A TEXT POST

captainjamestklrk:

larrrrrrystylinson:

larrrrrrystylinson:

larrrrrrystylinson:

MY BIRD IS SITTING IN THE TOP CORNER OF HER CAGE CALLING MY DOG’S NAME AND ASKING IF HE WANTS A TREAT AND IF HE WANTS TO GO TO OUTSIDE AND HE’S TOO STUPID TO REALIZE IT’S HER SO EVERYTIME SHE SAYS SOMETHING HE LOOKS AT ME LIKE

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SHE LAUGHS EVERYTIME TOO AND NOW HE’S JUMPING ON ME AND BARKING AND GETTING MAD AT ME LIKE OLIVER TURN AROUND AND LOOK IN THAT HUGE ASS CAGE AND BEG HER FOR A FUCKING TREAT OR SOMETHING. 

NOW SHE ASKED IF HE WANTS TO GO FOR A WALK 

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SOMEONE HELP. 

NO OLIVER, IGNORE ECHO. NO ONE IS HERE 

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I PROMISE. 

I’M 1000% DONE.

"OLI GO CAGE." NO OLI 

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DON’T. 

GO. 

CAGE. 

Reblogged from ambitions like ribbons
A TEXT POST

septembriseur:

Wow, OK, I had kind of conceptualized that Joss Whedon post along the lines of “here are some random thoughts that I’m gonna store behind a cut in case a few people are interested,” not expecting so many people to reblog it. But since there was so much interest, I ended up thinking about it more. And the direction my thinking took me in was this: what is it that women find attractive in male and female characters, and to what extent does this match up with what men assume that women find attractive in these characters?

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I agree with alllll of this - it resembles thoughts that have been stewing in my mind for a long time, kicked off by male comic book fans claiming that huge musclebound male heroes are equivalent to chesty and twisted female ones - but there’s an extra kink. While Joss Whedon’s female characters are informed by men’s ideas of what women want, it’s important to remember that a) a LOT of women adore Buffy, if he does believe that her tropes are something women enjoy, it’s not solely coming from his male privilege and what other men have said to him, and b) while the two archetypes mentioned are ones that he has written, it seems more accurate to me to acknowledge Zoe, Willow, Fred, Kaylee, Sierra, Adelle, etc. as female characters that don’t fit into them.

A QUOTE

Every single Marvel Studios movie has centered around a presumably straight, white, male protagonist, even if white women (mostly love interests) and men of color (support roles) have played roles in the film. The franchise is a box office juggernaut and has a ton of movies on this list, but we’ve gotten two to three movies about each of the men on the Avengers and there’s yet to be a film about Black Widow.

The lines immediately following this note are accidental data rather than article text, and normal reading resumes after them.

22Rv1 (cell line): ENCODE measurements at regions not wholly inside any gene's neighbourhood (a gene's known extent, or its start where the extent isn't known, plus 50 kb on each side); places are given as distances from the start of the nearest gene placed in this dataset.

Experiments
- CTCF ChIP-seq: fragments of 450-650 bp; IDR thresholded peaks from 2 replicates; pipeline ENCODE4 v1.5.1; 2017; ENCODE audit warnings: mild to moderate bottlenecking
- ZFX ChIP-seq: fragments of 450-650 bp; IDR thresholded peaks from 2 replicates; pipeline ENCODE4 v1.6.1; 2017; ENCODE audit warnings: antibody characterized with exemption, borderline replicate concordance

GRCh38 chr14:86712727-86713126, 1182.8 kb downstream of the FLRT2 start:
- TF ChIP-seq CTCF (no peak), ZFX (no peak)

Both of Marvel’s ensemble films—The Avengers and Guardians of the Galaxy—trimmed down the superhero teams for their film adaptations, and the women characters, save for one, were the first to be cut. Most moviegoers will never know that women of color and LGBTQ characters were cut from Guardians of the Galaxy, but audiences will get to relate to the talking raccoon and the talking tree.

Reblogged from mostly harmless
A VIDEO

grandpafucker:

lifeisducky:

yeltumpar:

I <3 William Shatner on Twitter

I love how they respond to him, as if he is actually a captain, even more.

Nasa confirmed for huge fucking nerds

Reblogged from Deer God
A VIDEO

mysweetetc:

Tim Burton is making a movie about a true story of Margaret Keane, a painter who got screwed over by her husband.

It has Christopher Waltz, no Johnny Depp, and looks REALLY good.

I hope this gets a not-too-limited release, so my mom and I can see it together.

Reblogged from my sweet etc.
A QUOTE

My Least Favorite Trope (and this post will include spoilers for The Lego Movie, Guardians of the Galaxy, The Matrix, Western Civilization, and—cod help me—Bulletproof Monk*.) is the thing where there’s an awesome, smart, wonderful, powerful female character who by all rights ought to be the Chosen One and the hero of the movie, who is tasked with taking care of some generally ineffectual male character who is, for reasons of wish fulfillment, actually the person the film focuses on. She mentors him, she teaches him, and she inevitably becomes his girlfriend… and he gets the job she wanted: he gets to be the Chosen One even though she’s obviously far more qualified. And all he has to do to get it and deserve it is Man Up and Take Responsibility.